DIANE ROTHBART of Southampton, New York takes abstraction to a delightful level in her “The Art of A Nice, Fat Meow”. Of this series “Untitled 1”, “Untitled 4” and “Untitled 5” enrich the given area abundantly reinforcing the idea of the fatness of a meow as such.

DEREK ROWEDDER of Denison, Iowa brings to the forefront the textural imagery of contemporary graffiti framed well in all itls glory giving it a level of sincere professionalism. “On the Inside” is sculpturally effective in the depth created off the wall.

DENNIS SALON of Henderson, Nevada uses mixed media in quite imaginative ways. All the works are striking in imagery combinations and dramatic tenebristic value patterning. “No. 18” certainly addes the element of mystery. “No. 27” is strong in the message indeed. And “No. 28” seems to have mixed rather messages of seriousness and lightheartedness.

SAMIRAN SARKAR of Jadavpur, Kolkata, India has several well painted watercolors enlightening the viewer of the artist’s environment. “My City at Morning” is terrific with the “U” shape formation with the light reflecting on the buildings and traffic in the distance. In “My City” is captured the balance of the dark on the left and the light on the right. The “U” compositional shaping in “Mystery Light at Thimpu, Bhutan” works well with an overall lightness. And the rectangular bordering all around in the painting “Tea Stall at Early Morning” is very nice with the people inside the area.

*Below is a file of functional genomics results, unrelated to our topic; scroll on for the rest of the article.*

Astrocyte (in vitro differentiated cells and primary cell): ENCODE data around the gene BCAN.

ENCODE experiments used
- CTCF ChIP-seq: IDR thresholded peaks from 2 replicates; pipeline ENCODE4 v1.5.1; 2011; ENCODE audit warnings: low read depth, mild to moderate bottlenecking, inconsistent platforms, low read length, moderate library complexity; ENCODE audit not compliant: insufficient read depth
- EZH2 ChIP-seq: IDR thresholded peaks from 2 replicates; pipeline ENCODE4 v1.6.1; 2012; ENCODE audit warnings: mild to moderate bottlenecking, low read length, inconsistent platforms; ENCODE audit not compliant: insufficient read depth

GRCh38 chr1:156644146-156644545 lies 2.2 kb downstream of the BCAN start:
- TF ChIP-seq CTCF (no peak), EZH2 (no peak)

NIRA SCHWARTZ o Haifa, Israel has some limited edition prints and collage works with gold decoration. Especially playful and lyrical is her piece nice titled “Lovers” in which two long stemmed flowers stand strongly amidst a lot of fanciful activity.

ALICIA SHEMS of Waban, Massachusetts creates a dynamic interpretation in mixed media with a work called “Tsunami 2004: In Memoriam”. Her attention to detail with the beading and the juxtapositioning of fabric is quite forcefully presented.

JULIE SHRIVE of London, United Kingdom has some interesting photo work. Especially good is “New Horizons” in which figures on the left tilt in on the left and on the right is a good angle of a bridge. Also challenging in terms of spatial aspects is “Prospect”.

DAVID L. SMITH (aka Dr. Doodle) of Stevens Point, Wisconsin is one of a kind indeed. His highly detailed drawings are spectacular and wonderful. The current composite collages add another dimension to his works. Of particular note is his piece “Joanne ust Joined The Journey of Sojourners to Her Heavenly Home”. The analogous coloration bodes well with the orchestration which is awesome indeed. Another terrific composite is “Lindsey Learned Her Lines and Lyrics for Her Lead in the Play The Lives and Loves of Little Lillian Lilliput”. Here the simple rather complementary color scheme works quite well.

L. SUSAN STARK of Mill Valley, California is unique in her use of silk dupioni and organza as art media. Quite compelling in intention is her piece “Approaching Storm”, horizontally positioned with the dark on the one side helps to convey the movement. Also interesting is “Vinery Roses” in which the compressed media simulate the shape of the rose which works well with the flowing parts in contrast.